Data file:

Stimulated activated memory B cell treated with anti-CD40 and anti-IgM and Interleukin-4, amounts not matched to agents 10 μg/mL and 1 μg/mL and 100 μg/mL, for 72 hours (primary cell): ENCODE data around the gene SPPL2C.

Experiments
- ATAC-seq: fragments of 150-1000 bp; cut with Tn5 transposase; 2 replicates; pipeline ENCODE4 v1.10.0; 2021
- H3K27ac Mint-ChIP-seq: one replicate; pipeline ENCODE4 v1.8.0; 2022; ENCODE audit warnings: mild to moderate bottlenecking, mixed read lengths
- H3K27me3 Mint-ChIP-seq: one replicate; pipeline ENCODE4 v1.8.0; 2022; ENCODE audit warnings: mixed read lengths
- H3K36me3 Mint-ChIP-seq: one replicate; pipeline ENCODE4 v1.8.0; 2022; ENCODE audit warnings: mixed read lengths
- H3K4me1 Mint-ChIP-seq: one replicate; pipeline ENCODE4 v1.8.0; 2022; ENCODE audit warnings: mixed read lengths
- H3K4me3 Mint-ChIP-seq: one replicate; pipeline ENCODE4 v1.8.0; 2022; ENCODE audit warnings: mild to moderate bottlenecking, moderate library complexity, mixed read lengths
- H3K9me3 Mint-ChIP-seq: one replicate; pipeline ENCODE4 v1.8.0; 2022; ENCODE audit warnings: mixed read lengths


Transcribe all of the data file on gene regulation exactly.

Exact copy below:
Stimulated activated memory B cell treated with anti-CD40 and anti-IgM and Interleukin-4, amounts not matched to agents 10 μg/mL and 1 μg/mL and 100 μg/mL, for 72 hours (primary cell): ENCODE data around the gene SPPL2C.

Experiments
- ATAC-seq: fragments of 150-1000 bp; cut with Tn5 transposase; 2 replicates; pipeline ENCODE4 v1.10.0; 2021
- H3K27ac Mint-ChIP-seq: one replicate; pipeline ENCODE4 v1.8.0; 2022; ENCODE audit warnings: mild to moderate bottlenecking, mixed read lengths
- H3K27me3 Mint-ChIP-seq: one replicate; pipeline ENCODE4 v1.8.0; 2022; ENCODE audit warnings: mixed read lengths
- H3K36me3 Mint-ChIP-seq: one replicate; pipeline ENCODE4 v1.8.0; 2022; ENCODE audit warnings: mixed read lengths
- H3K4me1 Mint-ChIP-seq: one replicate; pipeline ENCODE4 v1.8.0; 2022; ENCODE audit warnings: mixed read lengths
- H3K4me3 Mint-ChIP-seq: one replicate; pipeline ENCODE4 v1.8.0; 2022; ENCODE audit warnings: mild to moderate bottlenecking, moderate library complexity, mixed read lengths
- H3K9me3 Mint-ChIP-seq: one replicate; pipeline ENCODE4 v1.8.0; 2022; ENCODE audit warnings: mixed read lengths